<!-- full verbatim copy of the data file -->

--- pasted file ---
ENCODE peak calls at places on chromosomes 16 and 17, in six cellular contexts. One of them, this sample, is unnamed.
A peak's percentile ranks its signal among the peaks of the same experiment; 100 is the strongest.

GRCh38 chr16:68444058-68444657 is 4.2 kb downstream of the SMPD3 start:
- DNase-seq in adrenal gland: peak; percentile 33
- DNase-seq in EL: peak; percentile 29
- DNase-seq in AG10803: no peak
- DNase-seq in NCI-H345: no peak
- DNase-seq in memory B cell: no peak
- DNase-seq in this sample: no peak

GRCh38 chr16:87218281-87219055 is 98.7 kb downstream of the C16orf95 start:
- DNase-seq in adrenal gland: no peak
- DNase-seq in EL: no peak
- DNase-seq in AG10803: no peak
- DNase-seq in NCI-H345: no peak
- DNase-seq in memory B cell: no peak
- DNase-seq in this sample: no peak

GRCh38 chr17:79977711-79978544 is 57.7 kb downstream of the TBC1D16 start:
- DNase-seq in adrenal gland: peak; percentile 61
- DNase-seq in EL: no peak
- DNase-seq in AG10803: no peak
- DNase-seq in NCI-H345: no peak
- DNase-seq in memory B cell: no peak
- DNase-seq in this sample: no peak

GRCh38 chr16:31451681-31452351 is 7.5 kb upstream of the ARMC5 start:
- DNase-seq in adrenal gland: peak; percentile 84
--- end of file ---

ENCODE peak calls at places on chromosomes 16 and 17, in six cellular contexts. One of them, this sample, is unnamed.
A peak's percentile ranks its signal among the peaks of the same experiment; 100 is the strongest.

GRCh38 chr16:68444058-68444657 is 4.2 kb downstream of the SMPD3 start:
- DNase-seq in adrenal gland: peak; percentile 33
- DNase-seq in EL: peak; percentile 29
- DNase-seq in AG10803: no peak
- DNase-seq in NCI-H345: no peak
- DNase-seq in memory B cell: no peak
- DNase-seq in this sample: no peak

GRCh38 chr16:87218281-87219055 is 98.7 kb downstream of the C16orf95 start:
- DNase-seq in adrenal gland: no peak
- DNase-seq in EL: no peak
- DNase-seq in AG10803: no peak
- DNase-seq in NCI-H345: no peak
- DNase-seq in memory B cell: no peak
- DNase-seq in this sample: no peak

GRCh38 chr17:79977711-79978544 is 57.7 kb downstream of the TBC1D16 start:
- DNase-seq in adrenal gland: peak; percentile 61
- DNase-seq in EL: no peak
- DNase-seq in AG10803: no peak
- DNase-seq in NCI-H345: no peak
- DNase-seq in memory B cell: no peak
- DNase-seq in this sample: no peak

GRCh38 chr16:31451681-31452351 is 7.5 kb upstream of the ARMC5 start:
- DNase-seq in adrenal gland: peak; percentile 84